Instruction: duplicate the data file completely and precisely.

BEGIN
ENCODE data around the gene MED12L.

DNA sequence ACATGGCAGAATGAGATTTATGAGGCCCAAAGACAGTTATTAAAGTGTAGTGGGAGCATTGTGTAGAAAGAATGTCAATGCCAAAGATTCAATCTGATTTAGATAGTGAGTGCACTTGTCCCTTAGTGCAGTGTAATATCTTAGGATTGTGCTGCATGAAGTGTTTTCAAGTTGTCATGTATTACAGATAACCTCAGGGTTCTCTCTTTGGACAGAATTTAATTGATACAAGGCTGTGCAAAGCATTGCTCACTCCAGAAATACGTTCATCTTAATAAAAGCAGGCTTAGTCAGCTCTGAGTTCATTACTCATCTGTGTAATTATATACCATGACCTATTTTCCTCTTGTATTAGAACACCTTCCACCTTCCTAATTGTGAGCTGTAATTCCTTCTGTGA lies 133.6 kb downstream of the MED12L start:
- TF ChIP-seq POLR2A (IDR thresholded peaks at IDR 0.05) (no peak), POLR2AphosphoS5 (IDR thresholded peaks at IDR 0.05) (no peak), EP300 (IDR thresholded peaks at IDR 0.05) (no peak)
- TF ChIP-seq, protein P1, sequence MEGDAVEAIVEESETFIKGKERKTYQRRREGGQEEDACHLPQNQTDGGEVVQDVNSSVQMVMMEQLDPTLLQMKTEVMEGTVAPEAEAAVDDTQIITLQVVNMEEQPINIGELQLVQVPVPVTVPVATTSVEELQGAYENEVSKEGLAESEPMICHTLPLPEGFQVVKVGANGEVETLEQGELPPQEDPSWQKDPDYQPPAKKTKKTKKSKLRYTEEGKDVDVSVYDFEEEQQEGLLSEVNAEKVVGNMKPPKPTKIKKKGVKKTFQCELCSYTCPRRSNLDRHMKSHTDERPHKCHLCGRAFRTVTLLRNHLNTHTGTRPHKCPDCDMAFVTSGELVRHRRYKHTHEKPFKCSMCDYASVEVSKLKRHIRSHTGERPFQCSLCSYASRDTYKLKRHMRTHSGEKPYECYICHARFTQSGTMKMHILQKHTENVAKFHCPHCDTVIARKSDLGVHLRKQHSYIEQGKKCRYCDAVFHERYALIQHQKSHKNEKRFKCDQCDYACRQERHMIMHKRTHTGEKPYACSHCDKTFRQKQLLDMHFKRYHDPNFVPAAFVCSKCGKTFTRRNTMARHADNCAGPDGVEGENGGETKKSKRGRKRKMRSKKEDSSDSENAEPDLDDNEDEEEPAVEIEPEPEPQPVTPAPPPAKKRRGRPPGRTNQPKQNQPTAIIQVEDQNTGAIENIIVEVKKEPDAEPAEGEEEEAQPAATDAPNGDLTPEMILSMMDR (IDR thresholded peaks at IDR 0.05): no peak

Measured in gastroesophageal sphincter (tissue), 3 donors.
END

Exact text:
ENCODE data around the gene MED12L.

DNA sequence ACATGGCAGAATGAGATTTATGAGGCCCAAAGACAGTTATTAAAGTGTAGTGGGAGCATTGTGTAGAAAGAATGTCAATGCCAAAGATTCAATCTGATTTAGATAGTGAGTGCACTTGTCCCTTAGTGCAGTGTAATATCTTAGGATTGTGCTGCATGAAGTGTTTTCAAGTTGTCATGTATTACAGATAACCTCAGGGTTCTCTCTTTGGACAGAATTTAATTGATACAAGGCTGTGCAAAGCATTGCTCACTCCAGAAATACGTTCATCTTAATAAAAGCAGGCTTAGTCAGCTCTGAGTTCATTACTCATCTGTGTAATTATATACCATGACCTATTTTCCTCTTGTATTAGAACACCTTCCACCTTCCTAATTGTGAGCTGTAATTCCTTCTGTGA lies 133.6 kb downstream of the MED12L start:
- TF ChIP-seq POLR2A (IDR thresholded peaks at IDR 0.05) (no peak), POLR2AphosphoS5 (IDR thresholded peaks at IDR 0.05) (no peak), EP300 (IDR thresholded peaks at IDR 0.05) (no peak)
- TF ChIP-seq, protein P1, sequence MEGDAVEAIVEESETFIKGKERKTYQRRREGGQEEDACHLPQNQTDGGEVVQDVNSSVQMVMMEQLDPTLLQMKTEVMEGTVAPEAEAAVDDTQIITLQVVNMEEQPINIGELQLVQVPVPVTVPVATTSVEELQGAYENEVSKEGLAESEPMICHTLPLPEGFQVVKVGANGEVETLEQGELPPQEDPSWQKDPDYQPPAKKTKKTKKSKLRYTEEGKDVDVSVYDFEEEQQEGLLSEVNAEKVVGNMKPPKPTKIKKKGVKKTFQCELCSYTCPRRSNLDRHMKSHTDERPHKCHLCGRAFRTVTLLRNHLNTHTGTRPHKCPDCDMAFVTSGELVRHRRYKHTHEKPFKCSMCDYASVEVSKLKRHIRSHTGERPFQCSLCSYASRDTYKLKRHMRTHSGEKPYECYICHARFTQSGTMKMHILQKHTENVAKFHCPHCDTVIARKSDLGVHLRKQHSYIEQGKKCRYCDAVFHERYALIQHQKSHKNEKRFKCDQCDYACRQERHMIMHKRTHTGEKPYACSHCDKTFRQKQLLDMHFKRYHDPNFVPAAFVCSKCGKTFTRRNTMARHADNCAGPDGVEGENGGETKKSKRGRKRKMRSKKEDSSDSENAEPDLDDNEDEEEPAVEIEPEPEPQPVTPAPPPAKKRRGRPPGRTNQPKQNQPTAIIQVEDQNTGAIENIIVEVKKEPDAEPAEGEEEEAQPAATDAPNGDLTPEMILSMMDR (IDR thresholded peaks at IDR 0.05): no peak

Measured in gastroesophageal sphincter (tissue), 3 donors.